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With regard to the methodology adopted by Schafer et al (2012), snowball sampling was used in the recruitment of 160 participants (cannabis consumers) after which the authors grouped the participants into two categories: high trait activity with a mean age of 21.37; and low trait activity with a mean age of 21.62. These groups were tested on two counterbalanced conditions, which involved testing them when they were not intoxicated by cannabis (day 1) and when they were intoxicated by this drug (day 7). The test sessions (both intoxicated and non-intoxicated) were carried out in a naturalistic setting. With regard to the non-intoxicated test session, the participants were supposed to abstain from cannabis for a minimum of 24 hours, which was affirmed by saliva analysis. For the case of the intoxicated test session, the assessment was conducted after the participants smoked their own cannabis, and a sample of their cannabis was examined to determine the THC levels. The researchers measured creativity using three tasks, which were verbal fluency, category fluency and Remote Associates Test. Verbal fluency entails giving as many responses as possible associated with a particular alphabet in 60 seconds; for instance, they could think of a word that begins with a given letter, say “M” or “B”. Category fluency was used in testing semantic fluency and entailed giving as many responses as possible regarding a particular concept category within 60 seconds. For instance, they were required to provide verbal responses relating to either a fruit or four-legged animals. Remote Associates Test involved presenting one word that can be connected to the three given words within four minutes provided for every sixteen-word triad on the evaluation. The participants could find a word that is related to the words in a triad; for example, a word triad of stop, wrist, and night would require the word watch. Other measures used on the non-intoxicated day included the Schizotypal Personality Questionnaire (SPQ) for assessing trait schizotypy on a self-report basis, as well as Severity of Dependence Scale, Wechsler Test of Adult Reading, Spielberger Trait Anxiety Inventory, and Creative Achievement Questionnaire (Shelley, Peterson, & Higgins, 2005).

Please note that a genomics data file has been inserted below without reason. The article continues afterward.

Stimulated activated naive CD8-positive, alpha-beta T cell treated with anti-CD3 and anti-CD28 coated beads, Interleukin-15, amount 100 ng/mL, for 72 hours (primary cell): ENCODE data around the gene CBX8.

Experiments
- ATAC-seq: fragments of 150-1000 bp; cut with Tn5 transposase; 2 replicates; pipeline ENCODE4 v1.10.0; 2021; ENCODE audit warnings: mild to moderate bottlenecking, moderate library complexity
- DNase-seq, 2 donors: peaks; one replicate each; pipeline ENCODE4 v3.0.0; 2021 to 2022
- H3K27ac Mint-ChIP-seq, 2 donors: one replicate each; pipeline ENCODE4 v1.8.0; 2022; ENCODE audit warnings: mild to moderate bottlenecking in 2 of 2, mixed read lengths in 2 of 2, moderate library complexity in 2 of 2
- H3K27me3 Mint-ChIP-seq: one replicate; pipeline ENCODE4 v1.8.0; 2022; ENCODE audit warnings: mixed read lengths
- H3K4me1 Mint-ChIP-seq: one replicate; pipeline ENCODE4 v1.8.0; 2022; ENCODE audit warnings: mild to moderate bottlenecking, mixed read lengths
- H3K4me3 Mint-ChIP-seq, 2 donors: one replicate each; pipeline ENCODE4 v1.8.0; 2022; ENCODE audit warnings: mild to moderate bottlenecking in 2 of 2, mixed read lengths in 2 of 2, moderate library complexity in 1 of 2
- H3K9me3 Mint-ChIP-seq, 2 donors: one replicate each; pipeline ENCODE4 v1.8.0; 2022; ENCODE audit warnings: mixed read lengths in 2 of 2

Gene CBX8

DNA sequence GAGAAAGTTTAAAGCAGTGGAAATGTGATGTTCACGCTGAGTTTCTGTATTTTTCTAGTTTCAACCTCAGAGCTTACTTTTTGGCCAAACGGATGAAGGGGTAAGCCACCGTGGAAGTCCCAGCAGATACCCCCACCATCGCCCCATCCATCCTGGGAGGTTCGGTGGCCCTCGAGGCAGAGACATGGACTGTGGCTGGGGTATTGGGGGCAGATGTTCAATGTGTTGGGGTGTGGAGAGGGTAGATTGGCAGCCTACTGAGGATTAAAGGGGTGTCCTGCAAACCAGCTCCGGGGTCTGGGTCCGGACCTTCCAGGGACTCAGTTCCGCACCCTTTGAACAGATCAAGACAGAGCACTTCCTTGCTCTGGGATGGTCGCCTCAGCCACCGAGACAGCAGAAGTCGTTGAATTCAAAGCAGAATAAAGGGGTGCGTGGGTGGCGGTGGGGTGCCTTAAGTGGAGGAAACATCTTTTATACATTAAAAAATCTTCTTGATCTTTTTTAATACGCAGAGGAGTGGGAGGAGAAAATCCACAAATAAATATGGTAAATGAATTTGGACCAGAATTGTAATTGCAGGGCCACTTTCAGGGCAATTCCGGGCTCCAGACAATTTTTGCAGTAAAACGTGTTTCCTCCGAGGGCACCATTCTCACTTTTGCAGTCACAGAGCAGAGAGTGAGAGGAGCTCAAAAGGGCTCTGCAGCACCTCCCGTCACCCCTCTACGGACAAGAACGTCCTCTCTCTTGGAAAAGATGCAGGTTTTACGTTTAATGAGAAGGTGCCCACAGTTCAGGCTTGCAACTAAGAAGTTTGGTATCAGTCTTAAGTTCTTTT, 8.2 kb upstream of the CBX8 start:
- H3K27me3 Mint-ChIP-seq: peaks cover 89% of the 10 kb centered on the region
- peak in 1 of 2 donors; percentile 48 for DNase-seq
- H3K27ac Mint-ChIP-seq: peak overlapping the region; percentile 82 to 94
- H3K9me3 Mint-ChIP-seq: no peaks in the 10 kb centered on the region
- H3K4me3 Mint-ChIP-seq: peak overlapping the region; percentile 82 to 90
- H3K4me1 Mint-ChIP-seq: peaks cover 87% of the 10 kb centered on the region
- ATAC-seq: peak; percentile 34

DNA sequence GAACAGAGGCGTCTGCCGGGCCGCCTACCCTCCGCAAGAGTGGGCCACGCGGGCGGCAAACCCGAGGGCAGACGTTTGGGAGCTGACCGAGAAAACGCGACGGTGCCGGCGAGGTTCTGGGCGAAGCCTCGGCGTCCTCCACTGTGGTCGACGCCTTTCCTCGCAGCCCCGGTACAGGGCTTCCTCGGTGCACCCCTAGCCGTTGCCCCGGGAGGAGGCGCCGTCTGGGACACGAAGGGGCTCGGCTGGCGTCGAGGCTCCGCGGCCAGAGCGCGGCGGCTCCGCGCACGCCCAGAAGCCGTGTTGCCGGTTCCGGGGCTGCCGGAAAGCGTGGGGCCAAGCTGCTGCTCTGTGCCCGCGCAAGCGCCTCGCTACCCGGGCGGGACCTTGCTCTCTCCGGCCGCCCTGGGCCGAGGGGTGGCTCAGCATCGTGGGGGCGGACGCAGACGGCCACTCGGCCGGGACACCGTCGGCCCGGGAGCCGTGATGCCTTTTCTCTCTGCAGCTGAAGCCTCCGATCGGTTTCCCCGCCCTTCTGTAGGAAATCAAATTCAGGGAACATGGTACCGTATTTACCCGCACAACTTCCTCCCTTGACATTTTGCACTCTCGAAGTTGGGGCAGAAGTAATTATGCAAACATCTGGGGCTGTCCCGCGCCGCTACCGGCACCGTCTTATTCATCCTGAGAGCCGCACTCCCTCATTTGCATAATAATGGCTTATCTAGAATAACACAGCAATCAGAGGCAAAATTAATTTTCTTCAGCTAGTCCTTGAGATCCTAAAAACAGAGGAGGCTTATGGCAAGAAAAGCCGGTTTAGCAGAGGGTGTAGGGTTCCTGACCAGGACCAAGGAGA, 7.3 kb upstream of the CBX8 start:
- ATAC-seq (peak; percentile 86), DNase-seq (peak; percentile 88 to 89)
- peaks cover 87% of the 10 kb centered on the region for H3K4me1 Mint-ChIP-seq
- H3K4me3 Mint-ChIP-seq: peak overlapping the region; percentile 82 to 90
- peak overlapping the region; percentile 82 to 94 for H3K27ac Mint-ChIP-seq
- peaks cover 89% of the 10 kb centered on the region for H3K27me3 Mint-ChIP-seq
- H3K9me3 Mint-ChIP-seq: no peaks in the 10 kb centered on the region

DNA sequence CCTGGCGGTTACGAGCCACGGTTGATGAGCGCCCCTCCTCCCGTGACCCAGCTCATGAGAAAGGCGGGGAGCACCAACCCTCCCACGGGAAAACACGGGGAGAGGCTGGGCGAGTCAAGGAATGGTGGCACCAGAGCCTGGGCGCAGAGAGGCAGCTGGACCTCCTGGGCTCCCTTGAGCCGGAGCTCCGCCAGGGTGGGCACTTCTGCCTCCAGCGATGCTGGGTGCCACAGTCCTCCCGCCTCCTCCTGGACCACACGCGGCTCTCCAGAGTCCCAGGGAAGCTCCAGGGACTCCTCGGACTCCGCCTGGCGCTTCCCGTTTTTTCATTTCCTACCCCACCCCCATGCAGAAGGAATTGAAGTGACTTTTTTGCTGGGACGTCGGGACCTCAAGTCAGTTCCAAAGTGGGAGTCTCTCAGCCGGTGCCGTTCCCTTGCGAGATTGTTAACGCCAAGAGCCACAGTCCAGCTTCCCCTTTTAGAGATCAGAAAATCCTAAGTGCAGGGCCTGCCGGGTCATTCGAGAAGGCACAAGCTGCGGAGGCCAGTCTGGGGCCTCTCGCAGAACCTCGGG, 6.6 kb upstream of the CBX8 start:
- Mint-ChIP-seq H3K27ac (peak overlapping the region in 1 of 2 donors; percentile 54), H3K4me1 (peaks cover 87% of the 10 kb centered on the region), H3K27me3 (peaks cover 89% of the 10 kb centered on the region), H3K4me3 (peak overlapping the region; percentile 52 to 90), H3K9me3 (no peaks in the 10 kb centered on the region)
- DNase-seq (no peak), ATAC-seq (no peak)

The researchers found out that divergent thinking was extremely improved by cannabis in participants who were low with regard to trait creativity. This is because their performance after using cannabis was enhanced to the degree of the participants in the high creativity group. During the non-intoxicated sessions, the performance of the low creativity group was relatively worse when compared to the high creativity group. With regard to the category fluency tasks, participants in the high creativity group outperformed the participants in the low creativity group the testing sessions; this implies that cannabis use did not affect their performance. In addition, participants in the high creativity category had relatively higher SPQ scores on the intoxicated test sessions when compared to the low creativity group. Both groups reported increased PSI scores for state schizotypy during the intoxicated session tests.